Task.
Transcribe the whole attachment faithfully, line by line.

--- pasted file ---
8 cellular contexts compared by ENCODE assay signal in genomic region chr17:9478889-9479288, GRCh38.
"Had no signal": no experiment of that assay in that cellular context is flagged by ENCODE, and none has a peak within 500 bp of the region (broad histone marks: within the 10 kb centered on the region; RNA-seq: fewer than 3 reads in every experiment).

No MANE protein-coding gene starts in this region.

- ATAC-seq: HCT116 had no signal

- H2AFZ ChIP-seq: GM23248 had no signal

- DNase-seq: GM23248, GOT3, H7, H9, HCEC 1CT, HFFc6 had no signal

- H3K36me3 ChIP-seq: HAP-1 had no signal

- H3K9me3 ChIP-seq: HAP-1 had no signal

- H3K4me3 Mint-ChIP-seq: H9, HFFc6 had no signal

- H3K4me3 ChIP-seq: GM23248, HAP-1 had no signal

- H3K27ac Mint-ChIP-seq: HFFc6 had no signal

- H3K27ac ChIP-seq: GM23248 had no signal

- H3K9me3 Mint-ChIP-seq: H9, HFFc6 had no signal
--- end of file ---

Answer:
8 cellular contexts compared by ENCODE assay signal in genomic region chr17:9478889-9479288, GRCh38.
"Had no signal": no experiment of that assay in that cellular context is flagged by ENCODE, and none has a peak within 500 bp of the region (broad histone marks: within the 10 kb centered on the region; RNA-seq: fewer than 3 reads in every experiment).

No MANE protein-coding gene starts in this region.

- ATAC-seq: HCT116 had no signal

- H2AFZ ChIP-seq: GM23248 had no signal

- DNase-seq: GM23248, GOT3, H7, H9, HCEC 1CT, HFFc6 had no signal

- H3K36me3 ChIP-seq: HAP-1 had no signal

- H3K9me3 ChIP-seq: HAP-1 had no signal

- H3K4me3 Mint-ChIP-seq: H9, HFFc6 had no signal

- H3K4me3 ChIP-seq: GM23248, HAP-1 had no signal

- H3K27ac Mint-ChIP-seq: HFFc6 had no signal

- H3K27ac ChIP-seq: GM23248 had no signal

- H3K9me3 Mint-ChIP-seq: H9, HFFc6 had no signal